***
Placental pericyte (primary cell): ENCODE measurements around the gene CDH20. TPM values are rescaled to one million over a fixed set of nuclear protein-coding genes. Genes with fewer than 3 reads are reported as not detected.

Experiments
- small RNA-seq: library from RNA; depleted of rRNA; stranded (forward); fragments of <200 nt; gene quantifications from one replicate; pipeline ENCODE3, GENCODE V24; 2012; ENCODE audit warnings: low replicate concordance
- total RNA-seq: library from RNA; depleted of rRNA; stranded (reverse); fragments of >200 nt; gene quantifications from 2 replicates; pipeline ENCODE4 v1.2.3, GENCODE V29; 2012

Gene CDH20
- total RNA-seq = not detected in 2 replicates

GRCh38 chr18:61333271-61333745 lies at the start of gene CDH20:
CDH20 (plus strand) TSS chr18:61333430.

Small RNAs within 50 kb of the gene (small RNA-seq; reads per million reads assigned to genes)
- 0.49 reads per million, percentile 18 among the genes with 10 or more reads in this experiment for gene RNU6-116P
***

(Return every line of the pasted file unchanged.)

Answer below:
Placental pericyte (primary cell): ENCODE measurements around the gene CDH20. TPM values are rescaled to one million over a fixed set of nuclear protein-coding genes. Genes with fewer than 3 reads are reported as not detected.

Experiments
- small RNA-seq: library from RNA; depleted of rRNA; stranded (forward); fragments of <200 nt; gene quantifications from one replicate; pipeline ENCODE3, GENCODE V24; 2012; ENCODE audit warnings: low replicate concordance
- total RNA-seq: library from RNA; depleted of rRNA; stranded (reverse); fragments of >200 nt; gene quantifications from 2 replicates; pipeline ENCODE4 v1.2.3, GENCODE V29; 2012

Gene CDH20
- total RNA-seq = not detected in 2 replicates

GRCh38 chr18:61333271-61333745 lies at the start of gene CDH20:
CDH20 (plus strand) TSS chr18:61333430.

Small RNAs within 50 kb of the gene (small RNA-seq; reads per million reads assigned to genes)
- 0.49 reads per million, percentile 18 among the genes with 10 or more reads in this experiment for gene RNU6-116P